Professional Recourse - Humanism

  1. Jessie L Watson profile image93
    Jessie L Watsonposted 13 months ago

    To make a very long story short, I was raised secular. I had no religious, moral or spiritual influences growing up (although my mother had a Buddhist phase during my later childhood which accounts for my sympathy toward eastern points of view).

    In keeping with this value-vacuum, I naturally became Atheistic. For many years I saw the world in a very deterministic way. Everything manifests from complex procedures of cause and effect - including our biology and mental states. Paradoxically, the world seemed easier to understand this way but I couldn't shake the feeling that I was ignoring a very deep intuition about how reality presents itself to people.

    As an aspiring clinical psychologist, I have grown weary of looking at other people like machines with no place for a soul to be hiding. Most people certainly don't feel that way and they don't look at the world that way.

    I've recently started to investigate the deeper aspects of human consciousness and what drives people to be better (as they would define it for themselves). Simple questions arise like "why do some people with lots of money still feel bad about their position in life?". There's something else at work. Something very deep.

    An excerpt from my studies...

    Existentialism argues that it is an oversimplification to view people as controlled by fixed physical laws, the approach is nondeterministic; that is, people cannot be correctly viewed as cogs in some vast machine. This approach, therefore, encourages theories that consider issues of individual initiative, creativity, and self-fulfillment. These are especially matters of concern for humanistic psychologists. Humanistic approaches to personality psychology focus on the active, positive aspects of human growth and achievement.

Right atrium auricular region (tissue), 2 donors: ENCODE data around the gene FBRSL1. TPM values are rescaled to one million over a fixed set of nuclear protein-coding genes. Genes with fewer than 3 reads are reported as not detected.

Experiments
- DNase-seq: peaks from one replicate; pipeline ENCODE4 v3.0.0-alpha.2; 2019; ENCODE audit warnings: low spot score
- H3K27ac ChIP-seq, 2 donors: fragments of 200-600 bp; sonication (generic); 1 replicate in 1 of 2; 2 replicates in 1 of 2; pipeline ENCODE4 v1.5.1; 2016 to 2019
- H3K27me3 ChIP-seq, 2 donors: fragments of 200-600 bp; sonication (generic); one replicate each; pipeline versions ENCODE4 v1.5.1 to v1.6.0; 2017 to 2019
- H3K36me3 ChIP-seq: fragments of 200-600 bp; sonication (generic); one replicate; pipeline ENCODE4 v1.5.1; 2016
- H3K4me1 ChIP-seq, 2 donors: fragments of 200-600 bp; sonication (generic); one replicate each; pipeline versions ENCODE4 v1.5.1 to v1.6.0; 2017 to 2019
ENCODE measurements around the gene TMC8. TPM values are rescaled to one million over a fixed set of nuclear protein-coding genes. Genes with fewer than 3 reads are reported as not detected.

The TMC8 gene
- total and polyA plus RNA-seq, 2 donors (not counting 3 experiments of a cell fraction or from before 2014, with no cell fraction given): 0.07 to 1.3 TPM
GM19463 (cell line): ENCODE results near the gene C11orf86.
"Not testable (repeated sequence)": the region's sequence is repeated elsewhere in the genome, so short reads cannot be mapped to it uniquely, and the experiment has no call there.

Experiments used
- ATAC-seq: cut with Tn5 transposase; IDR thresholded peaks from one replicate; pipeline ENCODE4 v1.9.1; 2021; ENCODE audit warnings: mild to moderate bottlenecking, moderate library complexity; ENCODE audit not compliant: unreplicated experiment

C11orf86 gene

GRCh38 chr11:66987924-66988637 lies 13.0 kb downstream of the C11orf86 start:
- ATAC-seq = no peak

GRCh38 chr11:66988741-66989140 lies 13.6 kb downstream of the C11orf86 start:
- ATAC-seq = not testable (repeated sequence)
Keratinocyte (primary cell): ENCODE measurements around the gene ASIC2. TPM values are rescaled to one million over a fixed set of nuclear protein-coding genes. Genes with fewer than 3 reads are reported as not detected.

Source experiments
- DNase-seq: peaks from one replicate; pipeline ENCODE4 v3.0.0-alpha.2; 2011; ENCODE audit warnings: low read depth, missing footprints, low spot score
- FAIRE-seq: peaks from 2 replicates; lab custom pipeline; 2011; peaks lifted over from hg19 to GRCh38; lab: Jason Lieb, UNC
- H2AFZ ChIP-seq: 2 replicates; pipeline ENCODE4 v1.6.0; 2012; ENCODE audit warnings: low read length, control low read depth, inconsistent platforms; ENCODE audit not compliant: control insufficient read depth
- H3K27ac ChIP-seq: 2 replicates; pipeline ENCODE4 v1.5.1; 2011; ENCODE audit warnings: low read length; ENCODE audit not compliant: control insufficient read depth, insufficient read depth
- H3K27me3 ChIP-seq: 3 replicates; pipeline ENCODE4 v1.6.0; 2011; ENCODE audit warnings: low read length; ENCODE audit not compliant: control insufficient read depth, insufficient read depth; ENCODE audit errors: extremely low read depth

This is starting to make a bit more sense to me as I develop in my own life. Some part of me is still skeptical about the idea that people are "good" by default. I believe we have to work very hard to reach the status of "good" that also aligns with the "good" that society expects of people.  Ex. Don't follow your passion if your passion is torturing someone in your basement. 

    More importantly, I suppose, is that I'm starting to realize, more and more, the absolute worth of people in general. I'm tired of being cynical about human nature. I see so much potential in people, including myself. A capacity to overcome hardship and suffering. Sometimes the thought of actualizing these potentialities is enough to motivate and inspire. So, as you can see, I have found an enclosed circuit of meaning in this approach as it pertains to myself and those around me. It's a self-sustaining philosophy that I am very excited to explore and find practical applications.

    1. Jessie L Watson profile image93
      Jessie L Watsonposted 13 months agoin reply to this

      Something else to consider...There are no scientific papers published that can tell us why these things are happening. I would argue that these are due to a lack of spiritual orientation.


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